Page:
United States can and must do better on international stage

Pragya Gianani, Contributing Writer

The United States is still considered by many to be the most advanced country in the world, especially to those in developing countries. It is hard for some to imagine a world that doesn’t revolve around the United States, but it would be wise to try. As a third-culture kid — someone who has spent most of their childhood outside of their parents’ culture — who hails from a developing secular democratic country and having been raised in a developed Islamic federation, I believe this country still has a long way to go to achieve the paradisiacal status it claims to have internationally.

That said, New York City always puts me in a state of amazement. And while others share that wonder, I notice that the people who live in this city treat me differently than they do others. They express surprise at my impeccable English, and I have to wonder what my skin-tone or background has to do with my ability to speak a language that is spoken by around 1.5 billion people worldwide. Perhaps it’s the fact that I speak “American,” as Sarah Palin puts it, even though I’m not from this country. Furthermore, for an agnostic who is used to hearing the Mullah’s call to prayer, not eating around friends who are fasting during Ramadan and the glory that are Eid feasts, it is undoubtedly jarring to be faced with news of the arrest of 14-year-old Ahmed Mohamed.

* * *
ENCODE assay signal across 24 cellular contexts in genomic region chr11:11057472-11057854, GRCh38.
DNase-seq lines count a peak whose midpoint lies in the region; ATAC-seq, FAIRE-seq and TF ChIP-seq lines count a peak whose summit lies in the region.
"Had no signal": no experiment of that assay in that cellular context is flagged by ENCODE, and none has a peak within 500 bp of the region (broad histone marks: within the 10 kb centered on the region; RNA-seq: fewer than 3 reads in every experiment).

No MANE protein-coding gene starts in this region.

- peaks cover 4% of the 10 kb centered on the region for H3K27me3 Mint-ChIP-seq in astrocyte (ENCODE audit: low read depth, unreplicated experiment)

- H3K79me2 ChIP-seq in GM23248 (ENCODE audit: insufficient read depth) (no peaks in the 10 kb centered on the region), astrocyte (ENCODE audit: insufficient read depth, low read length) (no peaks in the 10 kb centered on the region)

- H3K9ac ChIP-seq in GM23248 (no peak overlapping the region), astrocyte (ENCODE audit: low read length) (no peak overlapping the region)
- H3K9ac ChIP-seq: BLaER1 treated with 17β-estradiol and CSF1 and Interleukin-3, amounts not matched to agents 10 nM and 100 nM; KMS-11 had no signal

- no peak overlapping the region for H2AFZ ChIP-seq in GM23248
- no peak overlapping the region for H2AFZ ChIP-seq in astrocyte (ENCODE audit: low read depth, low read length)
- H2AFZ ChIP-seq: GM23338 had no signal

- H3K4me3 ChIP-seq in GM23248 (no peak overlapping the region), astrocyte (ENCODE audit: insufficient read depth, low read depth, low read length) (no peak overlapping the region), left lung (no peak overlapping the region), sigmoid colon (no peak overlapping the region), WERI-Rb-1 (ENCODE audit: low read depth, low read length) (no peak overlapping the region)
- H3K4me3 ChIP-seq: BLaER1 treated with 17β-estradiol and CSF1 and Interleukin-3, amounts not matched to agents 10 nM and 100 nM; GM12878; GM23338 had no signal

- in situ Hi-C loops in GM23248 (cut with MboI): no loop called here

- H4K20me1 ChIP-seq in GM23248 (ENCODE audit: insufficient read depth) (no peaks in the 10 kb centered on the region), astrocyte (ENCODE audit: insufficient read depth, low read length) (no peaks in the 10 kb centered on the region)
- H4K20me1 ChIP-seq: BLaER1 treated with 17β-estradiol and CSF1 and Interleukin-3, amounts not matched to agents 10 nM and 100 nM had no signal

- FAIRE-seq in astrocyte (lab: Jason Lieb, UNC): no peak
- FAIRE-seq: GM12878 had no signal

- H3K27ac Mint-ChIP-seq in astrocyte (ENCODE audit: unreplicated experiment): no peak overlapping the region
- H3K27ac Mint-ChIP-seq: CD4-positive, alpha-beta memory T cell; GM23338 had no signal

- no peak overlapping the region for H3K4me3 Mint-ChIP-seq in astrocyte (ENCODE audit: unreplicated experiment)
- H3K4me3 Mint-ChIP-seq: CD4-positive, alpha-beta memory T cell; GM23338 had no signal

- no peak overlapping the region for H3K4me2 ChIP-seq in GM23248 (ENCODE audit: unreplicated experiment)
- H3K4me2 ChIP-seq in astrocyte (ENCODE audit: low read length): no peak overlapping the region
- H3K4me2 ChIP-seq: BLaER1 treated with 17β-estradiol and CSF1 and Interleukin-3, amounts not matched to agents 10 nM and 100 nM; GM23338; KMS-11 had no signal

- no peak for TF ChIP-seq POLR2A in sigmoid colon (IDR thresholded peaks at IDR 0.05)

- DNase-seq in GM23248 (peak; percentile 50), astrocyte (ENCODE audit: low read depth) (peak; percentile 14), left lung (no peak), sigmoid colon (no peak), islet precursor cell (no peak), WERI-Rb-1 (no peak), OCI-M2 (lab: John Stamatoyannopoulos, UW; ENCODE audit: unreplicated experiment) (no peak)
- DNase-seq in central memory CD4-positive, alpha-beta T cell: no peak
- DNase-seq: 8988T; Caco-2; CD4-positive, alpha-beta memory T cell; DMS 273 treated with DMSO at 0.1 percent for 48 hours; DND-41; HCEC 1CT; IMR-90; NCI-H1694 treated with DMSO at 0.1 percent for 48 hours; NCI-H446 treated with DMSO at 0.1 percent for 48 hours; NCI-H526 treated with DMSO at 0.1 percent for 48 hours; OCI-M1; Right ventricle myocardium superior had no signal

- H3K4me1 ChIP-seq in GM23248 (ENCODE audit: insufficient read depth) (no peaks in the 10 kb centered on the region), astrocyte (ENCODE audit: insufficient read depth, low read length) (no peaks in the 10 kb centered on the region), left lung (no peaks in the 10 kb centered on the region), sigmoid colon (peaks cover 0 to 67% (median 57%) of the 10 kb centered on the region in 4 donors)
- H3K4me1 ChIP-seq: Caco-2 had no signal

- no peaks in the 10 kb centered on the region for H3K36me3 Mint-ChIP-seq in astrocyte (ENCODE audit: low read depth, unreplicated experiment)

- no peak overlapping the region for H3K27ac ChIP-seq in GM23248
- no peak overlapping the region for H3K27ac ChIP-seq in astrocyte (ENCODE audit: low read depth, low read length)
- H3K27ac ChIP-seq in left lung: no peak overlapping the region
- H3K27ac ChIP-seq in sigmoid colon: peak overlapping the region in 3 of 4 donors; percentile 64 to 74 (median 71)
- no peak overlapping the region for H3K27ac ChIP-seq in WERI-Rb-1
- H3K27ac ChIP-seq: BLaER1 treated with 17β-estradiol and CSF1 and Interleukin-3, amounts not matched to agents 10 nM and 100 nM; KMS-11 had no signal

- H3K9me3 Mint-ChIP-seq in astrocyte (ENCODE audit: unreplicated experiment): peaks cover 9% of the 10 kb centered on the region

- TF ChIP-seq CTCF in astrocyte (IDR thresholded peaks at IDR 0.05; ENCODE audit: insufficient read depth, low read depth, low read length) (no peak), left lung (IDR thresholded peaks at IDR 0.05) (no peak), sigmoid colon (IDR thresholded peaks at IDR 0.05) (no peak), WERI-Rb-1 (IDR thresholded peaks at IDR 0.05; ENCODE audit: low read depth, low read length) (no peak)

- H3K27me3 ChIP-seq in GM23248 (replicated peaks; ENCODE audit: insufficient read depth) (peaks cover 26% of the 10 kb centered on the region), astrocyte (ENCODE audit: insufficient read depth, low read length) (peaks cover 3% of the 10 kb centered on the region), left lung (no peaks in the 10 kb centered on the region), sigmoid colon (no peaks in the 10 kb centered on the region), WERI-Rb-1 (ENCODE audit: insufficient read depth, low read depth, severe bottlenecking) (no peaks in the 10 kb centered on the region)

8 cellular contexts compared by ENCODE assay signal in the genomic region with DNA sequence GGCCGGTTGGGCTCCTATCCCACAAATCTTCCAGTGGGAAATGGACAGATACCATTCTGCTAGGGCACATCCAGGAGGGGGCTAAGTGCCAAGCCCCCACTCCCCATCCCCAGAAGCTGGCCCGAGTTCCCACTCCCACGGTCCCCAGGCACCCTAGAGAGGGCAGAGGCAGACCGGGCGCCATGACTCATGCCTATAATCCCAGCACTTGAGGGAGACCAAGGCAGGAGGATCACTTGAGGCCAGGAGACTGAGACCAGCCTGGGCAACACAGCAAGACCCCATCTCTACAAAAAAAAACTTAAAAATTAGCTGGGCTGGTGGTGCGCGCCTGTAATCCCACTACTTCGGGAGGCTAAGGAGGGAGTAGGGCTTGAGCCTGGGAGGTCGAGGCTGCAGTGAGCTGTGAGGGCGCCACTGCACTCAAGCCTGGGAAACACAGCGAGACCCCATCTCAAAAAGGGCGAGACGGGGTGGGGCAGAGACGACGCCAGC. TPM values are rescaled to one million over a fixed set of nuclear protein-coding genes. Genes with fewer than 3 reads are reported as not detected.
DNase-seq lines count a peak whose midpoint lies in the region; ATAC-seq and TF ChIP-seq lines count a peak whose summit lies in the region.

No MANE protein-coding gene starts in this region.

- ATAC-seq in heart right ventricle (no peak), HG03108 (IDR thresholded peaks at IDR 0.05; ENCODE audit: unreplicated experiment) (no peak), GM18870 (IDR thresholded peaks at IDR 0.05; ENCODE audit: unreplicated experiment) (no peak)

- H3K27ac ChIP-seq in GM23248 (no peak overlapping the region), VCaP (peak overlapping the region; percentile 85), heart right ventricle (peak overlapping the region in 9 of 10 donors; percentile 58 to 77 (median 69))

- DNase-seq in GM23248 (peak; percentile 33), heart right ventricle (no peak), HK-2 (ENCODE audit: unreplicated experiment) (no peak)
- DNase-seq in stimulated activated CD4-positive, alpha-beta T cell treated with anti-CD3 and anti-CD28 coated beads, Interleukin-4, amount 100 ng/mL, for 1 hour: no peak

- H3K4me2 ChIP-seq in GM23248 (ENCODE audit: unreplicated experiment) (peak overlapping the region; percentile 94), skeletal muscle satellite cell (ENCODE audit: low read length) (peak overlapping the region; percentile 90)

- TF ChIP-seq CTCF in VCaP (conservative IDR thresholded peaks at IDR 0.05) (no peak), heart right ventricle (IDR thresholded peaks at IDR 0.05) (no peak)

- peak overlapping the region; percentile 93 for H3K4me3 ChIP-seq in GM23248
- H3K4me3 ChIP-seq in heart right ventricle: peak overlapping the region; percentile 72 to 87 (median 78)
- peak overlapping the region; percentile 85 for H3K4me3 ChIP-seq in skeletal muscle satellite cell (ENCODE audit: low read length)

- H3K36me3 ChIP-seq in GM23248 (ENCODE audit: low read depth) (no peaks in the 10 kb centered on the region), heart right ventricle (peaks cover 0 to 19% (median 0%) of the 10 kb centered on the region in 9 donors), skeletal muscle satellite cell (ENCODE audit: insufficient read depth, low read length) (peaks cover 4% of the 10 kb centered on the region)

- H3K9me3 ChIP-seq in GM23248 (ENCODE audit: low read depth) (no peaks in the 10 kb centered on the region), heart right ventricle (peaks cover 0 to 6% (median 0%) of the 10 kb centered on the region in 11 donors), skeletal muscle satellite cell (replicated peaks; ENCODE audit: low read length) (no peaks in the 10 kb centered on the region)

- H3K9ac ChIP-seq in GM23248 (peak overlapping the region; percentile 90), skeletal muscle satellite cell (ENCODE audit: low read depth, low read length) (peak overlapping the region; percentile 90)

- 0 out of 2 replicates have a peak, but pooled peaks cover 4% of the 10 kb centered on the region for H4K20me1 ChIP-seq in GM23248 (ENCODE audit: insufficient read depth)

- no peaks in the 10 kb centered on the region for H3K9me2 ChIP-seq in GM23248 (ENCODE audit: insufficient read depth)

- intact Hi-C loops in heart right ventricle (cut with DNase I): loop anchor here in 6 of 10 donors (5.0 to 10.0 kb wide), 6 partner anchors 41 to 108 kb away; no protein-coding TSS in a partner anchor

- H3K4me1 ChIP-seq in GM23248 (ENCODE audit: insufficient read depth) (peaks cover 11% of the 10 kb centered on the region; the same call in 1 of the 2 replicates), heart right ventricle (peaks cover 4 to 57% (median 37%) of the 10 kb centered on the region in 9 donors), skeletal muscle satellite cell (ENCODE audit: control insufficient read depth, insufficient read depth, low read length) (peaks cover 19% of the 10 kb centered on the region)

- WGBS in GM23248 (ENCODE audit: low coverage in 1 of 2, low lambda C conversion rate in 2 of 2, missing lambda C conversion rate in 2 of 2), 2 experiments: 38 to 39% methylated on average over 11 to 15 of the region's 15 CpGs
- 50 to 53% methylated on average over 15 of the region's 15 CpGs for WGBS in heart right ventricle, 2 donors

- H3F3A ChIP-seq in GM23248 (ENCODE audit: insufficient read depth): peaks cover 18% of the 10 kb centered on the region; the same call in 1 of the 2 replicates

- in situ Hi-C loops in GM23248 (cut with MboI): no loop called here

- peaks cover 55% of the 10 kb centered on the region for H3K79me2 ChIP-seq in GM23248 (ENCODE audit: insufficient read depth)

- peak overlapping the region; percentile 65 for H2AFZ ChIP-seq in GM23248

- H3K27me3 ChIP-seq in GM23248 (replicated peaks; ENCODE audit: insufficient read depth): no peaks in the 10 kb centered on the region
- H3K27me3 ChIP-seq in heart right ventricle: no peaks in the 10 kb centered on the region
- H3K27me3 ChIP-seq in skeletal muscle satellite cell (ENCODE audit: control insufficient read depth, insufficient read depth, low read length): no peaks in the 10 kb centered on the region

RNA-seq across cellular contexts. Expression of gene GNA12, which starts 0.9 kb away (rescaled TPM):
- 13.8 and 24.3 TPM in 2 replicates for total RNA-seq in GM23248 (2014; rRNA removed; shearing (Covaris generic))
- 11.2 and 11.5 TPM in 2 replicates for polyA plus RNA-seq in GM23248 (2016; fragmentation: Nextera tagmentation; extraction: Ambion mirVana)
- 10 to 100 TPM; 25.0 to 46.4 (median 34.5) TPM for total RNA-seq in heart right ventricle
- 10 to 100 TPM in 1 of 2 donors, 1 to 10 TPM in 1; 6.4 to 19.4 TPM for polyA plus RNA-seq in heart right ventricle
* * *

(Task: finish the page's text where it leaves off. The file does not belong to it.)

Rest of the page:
But even before Ahmed’s arrest, I knew about the faults of the United States. I could point to the fact that non-white Americans are disproportionately the victims of police violence, and that Planned Parenthood, an organization that spends 97 percent of its revenue on health-care services besides abortion,  is constantly vilified by Fox News, a channel that boasts the slogan “Fair and Balanced.” I could also point to a statistic from the year 2013, when toddlers accidentally discharging guns killed more Americans than the terrorists behind the Boston Marathon Bombing. The most damning evidence, I would say, would be my knowledge of these facts despite being an international student, and the general ignorance that prevails around anyone not from the immediate West.

I wouldn’t be here paying the exorbitant tuition if the United States was horrific. There is beauty, liberty and
opportunity here that we would be hard pressed to achieve anywhere else. In comparison to several developing countries, all the aforementioned issues would be irrelevant and unworthy of comment due to their insignificance. This is a nation that has already begun to challenge preconceived notions I held and introduced me to the freedom of being myself. I do, however, refuse to buy into the idea that this is the best this country can do. The condition that this country is in is not the peak of its ability. We can do better.


Opinions expressed on the editorial pages are not necessarily those of WSN, and our publication of opinions is not an endorsement of them. 

A version of this article appeared in the Monday, September 28 print edition. Email Pragya Gianani at [email protected]



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